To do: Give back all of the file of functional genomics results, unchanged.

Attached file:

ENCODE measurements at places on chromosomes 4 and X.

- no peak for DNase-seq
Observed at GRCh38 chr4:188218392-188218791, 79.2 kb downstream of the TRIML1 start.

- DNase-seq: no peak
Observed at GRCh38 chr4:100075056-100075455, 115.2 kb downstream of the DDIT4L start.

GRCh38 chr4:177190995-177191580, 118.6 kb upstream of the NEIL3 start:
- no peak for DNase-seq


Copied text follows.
ENCODE measurements at places on chromosomes 4 and X.

- no peak for DNase-seq
Observed at GRCh38 chr4:188218392-188218791, 79.2 kb downstream of the TRIML1 start.

- DNase-seq: no peak
Observed at GRCh38 chr4:100075056-100075455, 115.2 kb downstream of the DDIT4L start.

GRCh38 chr4:177190995-177191580, 118.6 kb upstream of the NEIL3 start:
- no peak for DNase-seq